From his home in Nyarugunga, a few kilometers from Kigali International Airport, Paul Bakuru’s garage harbours four old cars that he enjoys taking care of without driving them at all.
Married with four kids, Bakuru is an entrepreneur and automobile enthusiast who early this year initiated Rwanda’s only car show dubbed ‘Shyuha Auto show’, which is attracting more associates, who he says share his idea but took too much time to conceptualise it.
“I have always had a passion for arts and realised that those old cars were made by real artists. That is what really came with the idea to continue this interest of mine through acquiring these old cars and keeping them, first of all for pleasure and secondly for investments,” says Bakuru.
Throughout the years, his cars have been featured in music video clips, advertising campaigns, photo shoots and more.
A growing collection of old cars
Bakuru’s choice of cars to put into his collection is simple. He looks at cars that have history and hold some uniqueness.
Most of well-known car collectors in the world are known to own vintage cars from 1930s and classic cars of the 1950s for their great history of the automobile industry revolution, and Bakuru looks for specific history of the car.
He owns a 4001cc 1968 Buick Riviera that he bought in Dubai in 2015. The American muscle car is a personal luxury car produced by Buick from 1963 to 1999. General Motors’ first entry into that prestige niche, the Riviera was highly praised by automotive journalists upon its high-profile debut.
While early models stayed close to the original form, eight subsequent generations varied substantially over the Riviera’s thirty-year lifespan. In all, 1,127,261 were produced.
Two 1995 Cadillac Krystal that were used as hearses before and were abandoned at parking in Remera are also among Bakuru’s collection. He bought them at Rwf300,000 each and are slowly being restored and transformed into pickups.
His garage also harbours a 1988 Chevrolet Caprice that belonged to a former US ambassador to Rwanda before the 1994 Genocide against the Tutsi. He bought it for Rwf500,000 and restored it in a local garage adding that “even that restoration is part of my passion”.
Bakuru initiated Rwanda’s unique auto show at the beginning of this year which has had two successful editions so far.
Joe Sitati, a Kenyan living in Rwanda, is also a car collector who owns a 1977 VW Kombi, a 1977 Mercedes-Benz 300D and a 1984 Mercedes-Benz G Wagon.
Together with Bukuru, both have started platforms that allow car enthusiasts in Rwanda share mechanical tips thus, avoiding buying expensive and original spare parts as foreigners on the group advise the rest on how to acquire cheap spares.
“This thing is like cooking as people who like it don’t want to get out of the house during the weekend. If you love cars you show other car enthusiasts what you have and they will do the same. Cars are like kids as you have to be passionate about them and take care of them,” Sitati said.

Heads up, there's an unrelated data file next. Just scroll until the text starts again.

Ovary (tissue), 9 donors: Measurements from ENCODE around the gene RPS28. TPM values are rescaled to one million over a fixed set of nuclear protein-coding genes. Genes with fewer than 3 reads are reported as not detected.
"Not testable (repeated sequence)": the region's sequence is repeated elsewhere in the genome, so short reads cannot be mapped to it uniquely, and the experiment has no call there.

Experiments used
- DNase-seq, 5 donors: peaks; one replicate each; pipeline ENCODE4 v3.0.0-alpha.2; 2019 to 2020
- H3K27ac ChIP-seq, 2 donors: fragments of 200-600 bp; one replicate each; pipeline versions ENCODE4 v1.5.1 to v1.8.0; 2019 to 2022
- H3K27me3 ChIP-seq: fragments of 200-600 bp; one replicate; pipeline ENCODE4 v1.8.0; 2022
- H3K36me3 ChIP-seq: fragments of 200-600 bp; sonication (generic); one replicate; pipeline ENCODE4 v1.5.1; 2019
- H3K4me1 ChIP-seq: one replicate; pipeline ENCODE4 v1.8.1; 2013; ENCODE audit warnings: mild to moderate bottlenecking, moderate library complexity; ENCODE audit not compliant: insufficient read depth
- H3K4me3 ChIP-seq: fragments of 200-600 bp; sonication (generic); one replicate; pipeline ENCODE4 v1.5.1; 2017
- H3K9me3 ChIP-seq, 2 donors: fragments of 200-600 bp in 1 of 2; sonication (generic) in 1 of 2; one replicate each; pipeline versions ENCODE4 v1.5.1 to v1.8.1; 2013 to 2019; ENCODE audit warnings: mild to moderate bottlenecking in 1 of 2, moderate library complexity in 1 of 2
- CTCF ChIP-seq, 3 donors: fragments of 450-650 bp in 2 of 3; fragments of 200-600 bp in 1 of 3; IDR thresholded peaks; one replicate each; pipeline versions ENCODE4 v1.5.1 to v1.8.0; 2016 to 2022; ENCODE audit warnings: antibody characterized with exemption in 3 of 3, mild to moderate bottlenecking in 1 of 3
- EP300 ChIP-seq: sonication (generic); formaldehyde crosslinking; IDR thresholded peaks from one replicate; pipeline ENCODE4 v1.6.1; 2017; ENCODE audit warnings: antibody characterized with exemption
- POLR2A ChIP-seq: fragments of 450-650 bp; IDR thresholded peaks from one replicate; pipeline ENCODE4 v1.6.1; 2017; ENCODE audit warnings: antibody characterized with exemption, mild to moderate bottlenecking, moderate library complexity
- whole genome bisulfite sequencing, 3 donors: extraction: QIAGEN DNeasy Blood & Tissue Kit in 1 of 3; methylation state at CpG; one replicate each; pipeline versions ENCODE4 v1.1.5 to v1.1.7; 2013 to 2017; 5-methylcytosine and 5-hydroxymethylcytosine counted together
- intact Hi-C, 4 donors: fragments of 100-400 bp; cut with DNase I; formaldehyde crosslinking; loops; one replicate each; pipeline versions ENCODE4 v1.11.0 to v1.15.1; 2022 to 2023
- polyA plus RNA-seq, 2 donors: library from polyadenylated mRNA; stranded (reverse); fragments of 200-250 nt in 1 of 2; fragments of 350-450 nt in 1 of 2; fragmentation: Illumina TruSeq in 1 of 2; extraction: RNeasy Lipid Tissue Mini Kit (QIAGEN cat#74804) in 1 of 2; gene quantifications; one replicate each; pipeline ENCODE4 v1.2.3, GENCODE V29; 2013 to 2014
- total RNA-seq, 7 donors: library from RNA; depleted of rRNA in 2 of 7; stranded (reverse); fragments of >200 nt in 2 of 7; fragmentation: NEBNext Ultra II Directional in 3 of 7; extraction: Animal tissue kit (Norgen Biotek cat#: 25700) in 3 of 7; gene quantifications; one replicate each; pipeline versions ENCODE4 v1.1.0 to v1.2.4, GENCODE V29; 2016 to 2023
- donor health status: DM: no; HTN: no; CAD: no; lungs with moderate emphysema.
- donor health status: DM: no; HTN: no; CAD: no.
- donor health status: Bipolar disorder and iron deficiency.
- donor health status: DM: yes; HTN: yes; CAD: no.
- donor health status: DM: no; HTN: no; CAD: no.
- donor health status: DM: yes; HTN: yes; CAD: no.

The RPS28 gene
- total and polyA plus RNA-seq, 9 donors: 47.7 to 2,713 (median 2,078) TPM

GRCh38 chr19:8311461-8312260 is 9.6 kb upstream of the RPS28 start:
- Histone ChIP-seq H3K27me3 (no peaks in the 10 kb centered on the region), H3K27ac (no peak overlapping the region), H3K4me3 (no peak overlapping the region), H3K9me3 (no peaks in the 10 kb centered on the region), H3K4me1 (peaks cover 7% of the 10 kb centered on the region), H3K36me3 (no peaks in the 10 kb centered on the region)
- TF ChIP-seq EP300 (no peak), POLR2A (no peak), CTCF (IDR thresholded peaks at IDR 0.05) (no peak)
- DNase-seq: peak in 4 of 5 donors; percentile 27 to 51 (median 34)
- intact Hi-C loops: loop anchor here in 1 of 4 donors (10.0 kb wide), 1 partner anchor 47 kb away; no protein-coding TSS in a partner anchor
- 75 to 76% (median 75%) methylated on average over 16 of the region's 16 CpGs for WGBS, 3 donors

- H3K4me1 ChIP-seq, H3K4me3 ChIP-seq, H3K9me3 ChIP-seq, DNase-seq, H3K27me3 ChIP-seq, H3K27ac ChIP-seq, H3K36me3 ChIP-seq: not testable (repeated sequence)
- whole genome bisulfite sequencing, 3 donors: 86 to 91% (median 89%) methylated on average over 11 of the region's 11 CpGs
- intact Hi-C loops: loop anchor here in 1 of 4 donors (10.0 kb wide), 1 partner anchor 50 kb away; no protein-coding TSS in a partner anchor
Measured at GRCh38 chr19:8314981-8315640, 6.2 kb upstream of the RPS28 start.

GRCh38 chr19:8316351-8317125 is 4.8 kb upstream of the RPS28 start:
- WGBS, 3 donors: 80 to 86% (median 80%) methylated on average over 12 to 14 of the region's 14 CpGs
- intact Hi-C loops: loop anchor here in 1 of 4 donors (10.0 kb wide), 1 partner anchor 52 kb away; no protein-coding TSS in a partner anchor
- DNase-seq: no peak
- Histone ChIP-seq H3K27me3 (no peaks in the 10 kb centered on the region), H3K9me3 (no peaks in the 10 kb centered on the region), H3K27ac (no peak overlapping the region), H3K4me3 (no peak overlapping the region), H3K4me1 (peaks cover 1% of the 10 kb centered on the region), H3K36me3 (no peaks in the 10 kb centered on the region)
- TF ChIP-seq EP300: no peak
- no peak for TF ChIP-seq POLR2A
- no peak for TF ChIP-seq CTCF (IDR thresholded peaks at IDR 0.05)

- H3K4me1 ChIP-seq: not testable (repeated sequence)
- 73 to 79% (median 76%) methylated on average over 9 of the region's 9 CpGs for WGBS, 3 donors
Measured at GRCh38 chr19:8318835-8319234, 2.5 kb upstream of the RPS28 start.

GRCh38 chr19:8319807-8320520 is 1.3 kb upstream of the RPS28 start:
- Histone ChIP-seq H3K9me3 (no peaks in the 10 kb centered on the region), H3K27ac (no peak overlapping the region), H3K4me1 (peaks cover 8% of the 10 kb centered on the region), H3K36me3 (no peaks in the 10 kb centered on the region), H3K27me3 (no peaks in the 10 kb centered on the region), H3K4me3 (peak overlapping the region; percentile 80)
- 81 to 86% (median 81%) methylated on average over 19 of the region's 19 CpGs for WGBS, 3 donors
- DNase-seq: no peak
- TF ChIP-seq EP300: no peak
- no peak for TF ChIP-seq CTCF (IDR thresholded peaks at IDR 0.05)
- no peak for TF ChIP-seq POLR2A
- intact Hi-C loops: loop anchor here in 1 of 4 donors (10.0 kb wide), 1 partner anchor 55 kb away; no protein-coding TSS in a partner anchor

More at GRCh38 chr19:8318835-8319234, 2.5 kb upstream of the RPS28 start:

Vintage and classic auto shows
Though primarily auto shows aimed at having fun and enjoying cars and superbikes, Bakuru noted that they will be a sort of a business venture in the future where they plan to have a permanent showroom for such cars, where already established dealerships can have space to display their products.
Bukuru’s 1968 Buick Riviera represented Rwanda in the 7th CBA Uganda Vintage and Classic auto show that took place in Kampala on July 28th this year and emerged number one in its category.
The American muscle car was spotted by organisers during the second edition of Shyuha Auto show that took place in Kigali on July 21 that had attracted regional visitors.
According to Bukuru, the Buick Riviera impressed the attendees in Kampala and scooped the award for the category of Touring and Station Wagon Cars 4000cc.
“It’s another step for us car enthusiasts. The same car has been invited to compete in the 48th CBA Concours d’Elegance which shall be take place in Nairobi on the 30th of September 2018 as the first ever Rwandan entry yet again,” Bakuru told The New Times.
“We are hoping to see more Rwandan entries in such competitions in the years to come,” he added.
The show in Rwanda has attracted many car enthusiasts that even Bukuru’s dream has reached to an extent that he wants to starts inviting renowned TV reality shows on sharing tips with Rwandans.
Youth and job creation
Though some might perceive as a luxury or lavish to collect cars, Bakuru says that his idea is helping in creating jobs, and future mechanics that are still at school have got opportunities for internship in different reputable garages in Rwanda.